To be truly innovative, technology is king and a hefty budget is required to deliver a successful end product. Or is it?
While many researchers and business practitioners have espoused the resource-based view on innovation, where supply drives the size and cost of a project, a new school of thought has emerged where demand is the driver. A look at emerging countries and economies and how they get the best out of their relatively limited budgets could just break the western perspective on social innovation.
In many ways, the resource-based view on innovation (or RBV, as it is commonly abbreviated) makes perfect sense within certain economies and countries. Technology comes at a cost and so social projects designed to offer something new will invariably involve an intensive level of investment. However, not all companies, economies and countries can afford to invest so heavily. They are therefore left with a choice – to over-spend or to scale down their level of ambition whilst keeping customers and users happy.
Customer preferences in emerging economies
One thing is certain – with the growth of emerging countries across the world, this issue should not only be a matter of interest to researchers and businesspeople but also an increasing matter of urgency, especially in areas such as urban development that are so heavily impacted by population growth. Over the period 1995-2005 it has been estimated that the urban population of developing countries grew by 165,000 people every day. It has also been estimated that the overall urban population in emerging countries should reach 5.2 billion by 2050. However, the economies in place to support these populations are not necessarily getting any richer. Just take a look at the recent uproar from the Brazilian people at the millions and millions ploughed into hosting a football world cup that the country seemingly couldn’t afford in the first place…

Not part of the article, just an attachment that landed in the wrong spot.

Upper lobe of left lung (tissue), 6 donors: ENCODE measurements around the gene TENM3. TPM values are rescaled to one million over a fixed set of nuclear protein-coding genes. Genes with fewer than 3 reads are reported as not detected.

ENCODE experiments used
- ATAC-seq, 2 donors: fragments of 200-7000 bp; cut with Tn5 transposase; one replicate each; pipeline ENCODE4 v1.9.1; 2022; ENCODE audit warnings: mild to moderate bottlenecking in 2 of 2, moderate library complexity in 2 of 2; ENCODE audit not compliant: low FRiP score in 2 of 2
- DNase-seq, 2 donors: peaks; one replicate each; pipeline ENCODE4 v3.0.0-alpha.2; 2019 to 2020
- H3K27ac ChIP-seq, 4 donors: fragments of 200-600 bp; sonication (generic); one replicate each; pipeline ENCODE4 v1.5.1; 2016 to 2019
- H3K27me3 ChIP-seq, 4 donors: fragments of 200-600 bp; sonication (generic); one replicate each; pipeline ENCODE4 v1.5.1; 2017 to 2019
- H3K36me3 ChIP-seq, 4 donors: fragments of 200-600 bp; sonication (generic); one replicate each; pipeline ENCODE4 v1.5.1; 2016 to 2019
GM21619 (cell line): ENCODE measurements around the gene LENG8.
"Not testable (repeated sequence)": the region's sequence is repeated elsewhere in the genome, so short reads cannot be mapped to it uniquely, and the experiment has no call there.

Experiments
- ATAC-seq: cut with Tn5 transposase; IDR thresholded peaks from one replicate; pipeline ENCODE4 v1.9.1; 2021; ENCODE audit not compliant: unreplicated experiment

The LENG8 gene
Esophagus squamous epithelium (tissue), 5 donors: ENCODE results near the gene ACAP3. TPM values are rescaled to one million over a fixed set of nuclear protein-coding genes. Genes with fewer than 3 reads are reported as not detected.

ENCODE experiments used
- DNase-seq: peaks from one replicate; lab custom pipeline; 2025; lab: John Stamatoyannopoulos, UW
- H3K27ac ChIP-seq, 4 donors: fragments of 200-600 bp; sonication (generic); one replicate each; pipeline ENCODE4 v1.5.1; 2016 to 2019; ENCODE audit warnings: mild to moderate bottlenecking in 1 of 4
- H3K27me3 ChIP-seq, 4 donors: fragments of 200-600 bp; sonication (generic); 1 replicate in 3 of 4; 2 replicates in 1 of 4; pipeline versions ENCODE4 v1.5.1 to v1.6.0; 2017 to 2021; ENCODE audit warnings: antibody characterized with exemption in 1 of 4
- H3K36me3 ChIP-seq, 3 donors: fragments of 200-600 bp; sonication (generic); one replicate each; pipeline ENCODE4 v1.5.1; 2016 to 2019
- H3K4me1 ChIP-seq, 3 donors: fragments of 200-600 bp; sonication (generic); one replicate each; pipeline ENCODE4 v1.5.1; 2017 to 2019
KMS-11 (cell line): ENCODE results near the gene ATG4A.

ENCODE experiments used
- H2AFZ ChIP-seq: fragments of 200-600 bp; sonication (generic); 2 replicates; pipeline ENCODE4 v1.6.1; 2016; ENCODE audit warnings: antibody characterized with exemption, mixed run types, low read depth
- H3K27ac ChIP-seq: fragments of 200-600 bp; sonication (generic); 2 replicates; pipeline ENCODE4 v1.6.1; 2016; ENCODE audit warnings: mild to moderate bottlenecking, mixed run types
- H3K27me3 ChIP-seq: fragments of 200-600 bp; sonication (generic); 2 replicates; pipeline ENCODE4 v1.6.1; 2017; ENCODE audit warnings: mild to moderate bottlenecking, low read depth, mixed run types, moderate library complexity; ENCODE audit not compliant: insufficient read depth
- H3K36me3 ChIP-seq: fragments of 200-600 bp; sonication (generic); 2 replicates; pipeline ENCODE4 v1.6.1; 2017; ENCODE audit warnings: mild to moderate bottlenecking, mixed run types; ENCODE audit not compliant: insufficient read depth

On a more positive note, what has been observed within emerging countries is the different customer preferences and how quickly people can switch or, more precisely, leapfrog stages in technological advancement and adapt arguably more rapidly to new technologies than their western counterparts. The rise of mobile phone technology in India is a case in point, with a huge population that barely had a landline telecom network worthy of the name now making the kinds of strides in mobile telephone technology that are the envy of many other nations.